Republican candidate Bill Olson heads into Tuesday’s Republican primary for Florida’s 9th Congressional District as the one spending campaign money, while Jose Castillo hopes recent straw poll victories give him momentum.
The two are among four candidates voters will be picking from for a nominee to run against two-term Democratic U.S. Rep. Darren Soto in the general election.
Olson, a retired Army soldier and former theme park security agent from Davenport who has raised more than $220,000 and spent nearly $200,000 of that by the end of July, has had the resources for radio and digital advertising, direct mailings and numerous yard signs in the district that sprawls across three counties — southern Orange, all of Osceola, and eastern Polk.
Not so much by his opponents, Jose Castillo, who raised and spent most of $31,000; Chris Wright, who raised and spent most of $18,000; and Sergio Ortiz, who has raised and spent most of $10,000.
The winner of Tuesday’s primary election will face Soto. In CD 9, Democrats have a 12-point advantage in voter registration. The district also is the center of Florida’s growing Puerto Rican population, and Soto is the first Florida member of Congress of Puerto Rican descent.
Olson, a decorated combat veteran who spent 27 years in the Army, says he earned his political education “in the Cold War frontiers of Germany and South Korea, as well as the battlefields of Kuwait, Iraq, and Afghanistan.” Much of his platform has been about national security, from eliminating what he calls “illegal immigration incentives like the Visa lottery and chain immigration,” to fighting radical Islam, and pursuing energy independence for the United States.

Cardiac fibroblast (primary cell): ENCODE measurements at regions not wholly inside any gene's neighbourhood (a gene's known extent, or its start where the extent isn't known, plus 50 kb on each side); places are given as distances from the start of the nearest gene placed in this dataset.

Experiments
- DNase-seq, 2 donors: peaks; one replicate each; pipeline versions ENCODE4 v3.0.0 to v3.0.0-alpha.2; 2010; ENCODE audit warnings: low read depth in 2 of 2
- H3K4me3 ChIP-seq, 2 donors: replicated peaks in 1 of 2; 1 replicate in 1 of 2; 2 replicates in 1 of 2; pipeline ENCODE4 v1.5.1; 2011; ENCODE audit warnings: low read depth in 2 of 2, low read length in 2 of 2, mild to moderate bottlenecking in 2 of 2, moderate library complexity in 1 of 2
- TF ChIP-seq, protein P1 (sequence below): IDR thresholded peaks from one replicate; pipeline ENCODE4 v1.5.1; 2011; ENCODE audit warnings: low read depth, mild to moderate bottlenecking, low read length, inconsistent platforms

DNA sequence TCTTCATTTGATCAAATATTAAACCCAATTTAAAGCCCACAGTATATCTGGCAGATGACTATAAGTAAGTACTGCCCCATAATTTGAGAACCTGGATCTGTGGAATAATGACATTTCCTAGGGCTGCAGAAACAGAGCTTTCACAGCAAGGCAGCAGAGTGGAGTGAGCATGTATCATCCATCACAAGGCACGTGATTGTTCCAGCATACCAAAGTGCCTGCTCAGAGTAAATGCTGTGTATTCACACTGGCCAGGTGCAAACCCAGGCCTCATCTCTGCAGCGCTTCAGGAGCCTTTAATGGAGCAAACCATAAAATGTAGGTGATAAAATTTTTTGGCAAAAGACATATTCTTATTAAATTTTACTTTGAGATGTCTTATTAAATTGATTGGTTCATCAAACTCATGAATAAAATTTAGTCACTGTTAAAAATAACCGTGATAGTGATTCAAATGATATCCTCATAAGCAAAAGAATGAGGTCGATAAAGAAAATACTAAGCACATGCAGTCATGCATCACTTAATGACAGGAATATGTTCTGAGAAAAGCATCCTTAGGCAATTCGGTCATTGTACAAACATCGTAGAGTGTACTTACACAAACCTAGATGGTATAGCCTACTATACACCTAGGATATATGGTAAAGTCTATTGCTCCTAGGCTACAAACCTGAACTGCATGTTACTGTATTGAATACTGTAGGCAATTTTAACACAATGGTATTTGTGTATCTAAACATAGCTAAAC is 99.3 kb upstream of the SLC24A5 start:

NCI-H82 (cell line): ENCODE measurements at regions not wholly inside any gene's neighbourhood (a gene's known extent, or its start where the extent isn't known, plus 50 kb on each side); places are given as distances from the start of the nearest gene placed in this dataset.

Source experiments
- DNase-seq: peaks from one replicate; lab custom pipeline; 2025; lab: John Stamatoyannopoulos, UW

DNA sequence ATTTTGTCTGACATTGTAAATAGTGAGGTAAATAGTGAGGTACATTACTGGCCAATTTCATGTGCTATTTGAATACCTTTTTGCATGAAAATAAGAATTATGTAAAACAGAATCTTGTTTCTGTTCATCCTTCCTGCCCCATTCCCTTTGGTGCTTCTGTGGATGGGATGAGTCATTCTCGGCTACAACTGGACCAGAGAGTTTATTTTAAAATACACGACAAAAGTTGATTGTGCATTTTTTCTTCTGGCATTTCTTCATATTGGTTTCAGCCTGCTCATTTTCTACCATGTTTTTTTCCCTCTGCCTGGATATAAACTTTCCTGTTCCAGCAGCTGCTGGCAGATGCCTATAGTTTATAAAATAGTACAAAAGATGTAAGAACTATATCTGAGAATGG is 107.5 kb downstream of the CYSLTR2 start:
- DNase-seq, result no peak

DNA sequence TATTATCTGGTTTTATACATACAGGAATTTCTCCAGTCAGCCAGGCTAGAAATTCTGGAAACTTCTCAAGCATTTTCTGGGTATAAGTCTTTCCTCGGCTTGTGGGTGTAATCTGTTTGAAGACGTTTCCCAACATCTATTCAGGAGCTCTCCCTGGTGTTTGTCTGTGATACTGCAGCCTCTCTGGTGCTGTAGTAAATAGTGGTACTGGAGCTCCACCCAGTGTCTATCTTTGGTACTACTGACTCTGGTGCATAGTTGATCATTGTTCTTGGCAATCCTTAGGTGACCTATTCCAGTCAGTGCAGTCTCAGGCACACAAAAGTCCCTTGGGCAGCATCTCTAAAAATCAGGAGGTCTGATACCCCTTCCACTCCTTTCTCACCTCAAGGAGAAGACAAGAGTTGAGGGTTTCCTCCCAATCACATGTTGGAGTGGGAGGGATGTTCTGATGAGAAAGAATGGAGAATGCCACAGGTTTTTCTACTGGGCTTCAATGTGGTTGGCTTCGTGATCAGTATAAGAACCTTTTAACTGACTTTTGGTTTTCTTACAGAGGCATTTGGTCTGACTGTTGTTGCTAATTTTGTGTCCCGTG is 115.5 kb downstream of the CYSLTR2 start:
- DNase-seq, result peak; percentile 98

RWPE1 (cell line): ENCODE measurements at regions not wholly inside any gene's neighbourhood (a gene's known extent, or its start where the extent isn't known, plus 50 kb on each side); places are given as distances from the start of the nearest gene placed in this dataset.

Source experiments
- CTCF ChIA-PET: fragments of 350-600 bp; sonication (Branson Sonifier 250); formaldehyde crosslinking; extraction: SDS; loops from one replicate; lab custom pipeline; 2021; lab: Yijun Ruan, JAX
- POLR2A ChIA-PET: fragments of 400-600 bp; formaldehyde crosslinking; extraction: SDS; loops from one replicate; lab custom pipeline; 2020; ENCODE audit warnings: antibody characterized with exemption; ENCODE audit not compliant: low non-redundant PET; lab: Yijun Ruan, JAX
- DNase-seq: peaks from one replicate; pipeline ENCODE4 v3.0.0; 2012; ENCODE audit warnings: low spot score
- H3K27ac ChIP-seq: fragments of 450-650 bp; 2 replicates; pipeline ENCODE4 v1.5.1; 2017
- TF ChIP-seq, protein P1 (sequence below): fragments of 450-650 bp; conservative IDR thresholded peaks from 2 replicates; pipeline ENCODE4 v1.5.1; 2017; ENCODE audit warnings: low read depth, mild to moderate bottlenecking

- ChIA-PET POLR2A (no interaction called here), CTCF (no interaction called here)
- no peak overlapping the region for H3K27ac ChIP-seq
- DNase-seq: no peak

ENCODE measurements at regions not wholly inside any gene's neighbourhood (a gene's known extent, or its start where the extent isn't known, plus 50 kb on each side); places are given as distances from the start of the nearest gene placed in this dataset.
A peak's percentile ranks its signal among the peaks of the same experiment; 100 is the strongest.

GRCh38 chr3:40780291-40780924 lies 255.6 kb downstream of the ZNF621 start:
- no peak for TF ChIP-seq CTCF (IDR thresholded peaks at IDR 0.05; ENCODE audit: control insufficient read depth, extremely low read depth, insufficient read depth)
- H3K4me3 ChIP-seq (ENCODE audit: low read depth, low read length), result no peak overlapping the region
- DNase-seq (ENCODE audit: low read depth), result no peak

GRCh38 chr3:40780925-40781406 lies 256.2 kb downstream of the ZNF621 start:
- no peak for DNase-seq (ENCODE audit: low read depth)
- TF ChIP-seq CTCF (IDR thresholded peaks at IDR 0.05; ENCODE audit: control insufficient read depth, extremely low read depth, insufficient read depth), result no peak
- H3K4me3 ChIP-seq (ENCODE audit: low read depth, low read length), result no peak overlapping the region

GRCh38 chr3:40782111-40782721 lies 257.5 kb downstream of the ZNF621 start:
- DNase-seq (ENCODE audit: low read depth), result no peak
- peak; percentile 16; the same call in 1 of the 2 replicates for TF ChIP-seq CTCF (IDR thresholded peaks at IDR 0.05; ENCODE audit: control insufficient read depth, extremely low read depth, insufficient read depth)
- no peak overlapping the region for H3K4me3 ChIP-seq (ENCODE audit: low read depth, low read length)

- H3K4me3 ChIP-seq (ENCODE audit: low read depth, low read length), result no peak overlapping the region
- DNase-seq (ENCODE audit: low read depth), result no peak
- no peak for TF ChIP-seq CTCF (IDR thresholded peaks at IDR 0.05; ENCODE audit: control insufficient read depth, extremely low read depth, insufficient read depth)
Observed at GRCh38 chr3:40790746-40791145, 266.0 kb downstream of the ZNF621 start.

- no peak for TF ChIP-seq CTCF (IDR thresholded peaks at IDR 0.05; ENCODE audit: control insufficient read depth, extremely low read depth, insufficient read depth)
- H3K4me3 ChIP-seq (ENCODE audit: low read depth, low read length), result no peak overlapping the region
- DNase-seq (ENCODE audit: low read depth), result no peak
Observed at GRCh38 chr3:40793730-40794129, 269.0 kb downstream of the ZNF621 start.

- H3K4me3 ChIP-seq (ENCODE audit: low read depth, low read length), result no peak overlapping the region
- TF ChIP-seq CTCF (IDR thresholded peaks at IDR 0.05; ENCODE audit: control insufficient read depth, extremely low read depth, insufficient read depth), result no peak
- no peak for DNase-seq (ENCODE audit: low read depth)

Olson also talks about eliminating the Affordable Care Act. And he calls himself a Christian conservative whose guide stones include the Bible.
Castillo, of Kissimmee, who also has worked at local theme parks, is much more out front in his support for President Donald Trump. He promises to support Trump on issues such as immigration, building a border wall, resisting government mandates in the coronavirus crisis, and in economic issues. He also espouses strong support for the Second Amendment.
Although Castillo is not of Puerto Rican descent (his family came from Honduras,) he has, as Soto has done, made support of Puerto Rico statehood a major issue in his platform.
Wright is a real estate lawyer from Lake Nona who’s been pushing conservative economic values as his cornerstone, advocating a free-market approach to small business development and to replacing the Affordable Care Act for health care.
Ortiz, a banker in Kissimmee who is from Puerto Rico, has been pushing a Christian conservative platform emphasizing “faith, family, and freedom.”